I recently read an article, Masters of Love by Emily Esfahani Smith. The article was an interview with John Gottman comparing his research on the couples labeled as masters or disasters. Masters were defined as couples who reported marital satisfaction after five years while “disasters” were couples who reported chronic breakups or unhappiness in their marriages.

The Masters showed a willingness to accept “bids,” from each other. Bids are described as invitations/opportunities to engage in conversations. The Disasters are couples who are stuck in “fight or flight” responses to bids for conversations. These couples respond to conversations through the lens of attacking or being attacked. Physiological arousals such as increased heart rates, blood, flow, or sweating occurred even when discussing nonthreatening subjects. Couples would comment only minimally or continue reading a magazine or watch T.V. rather than engaging in conversations with his/her spouse. I believe that the article is informative and helpful.

I (Ron Hitchcock) have had a lot of success at helping couples move out of the “disaster” (fight or flight responses) by introducing them to the characteristic of humility. In my opinion, humility is the most attractive characteristic in a marriage relationship. The type of humility that I am suggesting is only partially represented in Miriam Webster’s Dictionary – Humility is the quality or state of not thinking you are better than other people: the quality or state of being humble. This type of humility (acts of kindness or good deeds are helpful in relationships but falls short of what true humility is able to accomplish between husbands and wives.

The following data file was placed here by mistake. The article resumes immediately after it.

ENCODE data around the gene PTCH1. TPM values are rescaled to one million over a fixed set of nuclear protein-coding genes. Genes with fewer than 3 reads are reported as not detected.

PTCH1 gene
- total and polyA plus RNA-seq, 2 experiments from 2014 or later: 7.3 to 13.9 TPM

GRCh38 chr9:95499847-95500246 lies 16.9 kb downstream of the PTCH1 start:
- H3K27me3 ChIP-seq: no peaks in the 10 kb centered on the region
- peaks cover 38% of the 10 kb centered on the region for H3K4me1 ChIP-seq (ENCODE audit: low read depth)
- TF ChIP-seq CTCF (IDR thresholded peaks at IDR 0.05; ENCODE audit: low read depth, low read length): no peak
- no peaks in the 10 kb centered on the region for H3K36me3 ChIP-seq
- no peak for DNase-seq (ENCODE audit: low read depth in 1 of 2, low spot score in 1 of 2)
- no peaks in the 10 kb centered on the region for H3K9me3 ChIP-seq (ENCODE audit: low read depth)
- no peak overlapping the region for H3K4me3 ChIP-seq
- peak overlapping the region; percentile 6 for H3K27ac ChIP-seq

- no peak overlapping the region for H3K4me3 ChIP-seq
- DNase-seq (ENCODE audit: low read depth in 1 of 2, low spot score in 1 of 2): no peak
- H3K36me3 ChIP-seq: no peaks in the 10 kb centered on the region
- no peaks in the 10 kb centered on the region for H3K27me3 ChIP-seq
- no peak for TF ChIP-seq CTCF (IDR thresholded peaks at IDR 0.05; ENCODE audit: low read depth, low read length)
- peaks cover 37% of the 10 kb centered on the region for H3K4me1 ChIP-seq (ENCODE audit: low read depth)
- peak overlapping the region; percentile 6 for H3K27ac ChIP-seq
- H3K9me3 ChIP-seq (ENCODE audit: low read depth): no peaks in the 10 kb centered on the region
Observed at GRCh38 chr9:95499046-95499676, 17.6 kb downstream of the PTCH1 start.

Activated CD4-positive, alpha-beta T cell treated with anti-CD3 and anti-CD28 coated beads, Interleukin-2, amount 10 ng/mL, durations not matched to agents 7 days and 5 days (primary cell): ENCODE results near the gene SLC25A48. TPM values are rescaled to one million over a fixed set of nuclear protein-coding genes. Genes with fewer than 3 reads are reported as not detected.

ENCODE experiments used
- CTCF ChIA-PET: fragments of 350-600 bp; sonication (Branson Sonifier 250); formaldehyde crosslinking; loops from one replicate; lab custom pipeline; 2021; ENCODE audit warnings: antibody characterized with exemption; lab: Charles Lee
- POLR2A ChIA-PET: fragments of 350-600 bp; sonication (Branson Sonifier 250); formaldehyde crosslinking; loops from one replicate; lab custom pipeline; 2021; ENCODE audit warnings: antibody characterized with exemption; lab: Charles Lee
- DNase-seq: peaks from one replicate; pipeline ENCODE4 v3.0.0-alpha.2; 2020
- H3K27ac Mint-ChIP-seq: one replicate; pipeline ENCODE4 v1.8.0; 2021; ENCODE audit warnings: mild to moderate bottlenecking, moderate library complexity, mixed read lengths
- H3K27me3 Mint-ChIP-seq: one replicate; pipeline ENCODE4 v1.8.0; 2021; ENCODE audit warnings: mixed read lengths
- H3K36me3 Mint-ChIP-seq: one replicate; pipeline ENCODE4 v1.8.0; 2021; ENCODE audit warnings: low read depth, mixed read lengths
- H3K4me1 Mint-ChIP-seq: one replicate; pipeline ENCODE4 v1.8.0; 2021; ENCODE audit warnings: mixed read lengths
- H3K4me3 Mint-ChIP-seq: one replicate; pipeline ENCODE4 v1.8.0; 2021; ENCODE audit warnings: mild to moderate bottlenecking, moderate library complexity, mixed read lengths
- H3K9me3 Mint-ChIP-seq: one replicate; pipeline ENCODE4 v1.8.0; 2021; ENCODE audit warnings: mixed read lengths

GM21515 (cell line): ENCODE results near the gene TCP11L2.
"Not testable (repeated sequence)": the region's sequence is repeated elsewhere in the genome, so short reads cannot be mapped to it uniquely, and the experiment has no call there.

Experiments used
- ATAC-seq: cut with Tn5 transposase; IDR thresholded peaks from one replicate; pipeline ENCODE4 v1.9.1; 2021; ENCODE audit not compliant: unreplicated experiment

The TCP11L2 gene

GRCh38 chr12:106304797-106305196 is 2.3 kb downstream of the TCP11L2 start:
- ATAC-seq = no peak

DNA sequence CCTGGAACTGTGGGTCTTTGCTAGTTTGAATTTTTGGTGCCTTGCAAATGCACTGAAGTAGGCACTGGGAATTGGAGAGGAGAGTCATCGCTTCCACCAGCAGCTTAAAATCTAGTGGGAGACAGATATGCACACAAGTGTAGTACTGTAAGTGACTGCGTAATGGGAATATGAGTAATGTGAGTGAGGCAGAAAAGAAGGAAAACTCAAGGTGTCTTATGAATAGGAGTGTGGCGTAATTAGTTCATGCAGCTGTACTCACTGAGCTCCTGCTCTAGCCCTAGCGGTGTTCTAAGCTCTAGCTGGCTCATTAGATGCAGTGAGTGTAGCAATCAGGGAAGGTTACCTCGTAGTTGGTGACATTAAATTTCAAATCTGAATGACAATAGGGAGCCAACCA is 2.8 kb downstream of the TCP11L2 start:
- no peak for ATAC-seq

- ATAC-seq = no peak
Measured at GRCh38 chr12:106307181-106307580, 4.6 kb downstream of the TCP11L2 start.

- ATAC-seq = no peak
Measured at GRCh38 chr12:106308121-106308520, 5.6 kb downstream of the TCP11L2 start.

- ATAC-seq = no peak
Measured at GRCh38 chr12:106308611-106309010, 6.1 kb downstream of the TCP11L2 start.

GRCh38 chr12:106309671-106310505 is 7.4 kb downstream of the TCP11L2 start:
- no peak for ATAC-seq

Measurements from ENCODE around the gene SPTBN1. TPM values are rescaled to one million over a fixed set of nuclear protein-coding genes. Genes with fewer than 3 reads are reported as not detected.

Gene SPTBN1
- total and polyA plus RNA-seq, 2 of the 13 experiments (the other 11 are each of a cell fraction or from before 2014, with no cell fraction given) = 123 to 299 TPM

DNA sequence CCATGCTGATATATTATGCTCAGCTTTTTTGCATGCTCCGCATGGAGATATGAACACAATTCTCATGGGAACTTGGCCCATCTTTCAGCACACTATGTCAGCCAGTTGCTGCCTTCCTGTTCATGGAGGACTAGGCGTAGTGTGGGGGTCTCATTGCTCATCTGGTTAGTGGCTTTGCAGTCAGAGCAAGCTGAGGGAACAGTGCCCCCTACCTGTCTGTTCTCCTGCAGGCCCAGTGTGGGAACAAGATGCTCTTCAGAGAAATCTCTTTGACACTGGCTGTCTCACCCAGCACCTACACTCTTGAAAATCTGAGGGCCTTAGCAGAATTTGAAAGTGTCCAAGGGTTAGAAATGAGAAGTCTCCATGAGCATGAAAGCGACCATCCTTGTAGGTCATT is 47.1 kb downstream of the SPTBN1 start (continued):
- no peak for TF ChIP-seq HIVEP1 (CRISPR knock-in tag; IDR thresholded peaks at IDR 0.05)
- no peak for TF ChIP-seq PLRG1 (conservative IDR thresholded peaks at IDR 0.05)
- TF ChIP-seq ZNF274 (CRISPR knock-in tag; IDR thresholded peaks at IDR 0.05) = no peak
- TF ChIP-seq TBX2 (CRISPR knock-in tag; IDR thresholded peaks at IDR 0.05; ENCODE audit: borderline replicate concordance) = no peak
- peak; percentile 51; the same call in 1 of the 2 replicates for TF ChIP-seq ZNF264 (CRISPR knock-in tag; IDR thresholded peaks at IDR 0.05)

A true or biblical picture of humility allows couples to overcome fight or flight.  The biblical view of humility is a divine attribute that seeks out the best interest of another person. This can only be achieved by seeking God on behalf of the other person such as, “Father, help me to know what you are doing in my spouse so that I can participate in your plan for his or her life.” Spouses who serve each other out of an understanding of God’s activity in their lives will be looked at as being humble. For example, my wife’s mom was in need of financial assistance. My wife asked, “How much should we send my mom?” I said, “I believe that this decision is between you and God.” I wanted her to pray and let me know what she felt was an appropriate amount of money to send. When she told me the amount we prayed and I supported her decision.

I believe that humility is at the core of relationships that report marital satisfaction. When couples know that his/her spouse is praying and supporting what God is doing in their lives, humility is at the core of their relationships. Couples will be able to move beyond fight or flight by being blessed with humbles spouses.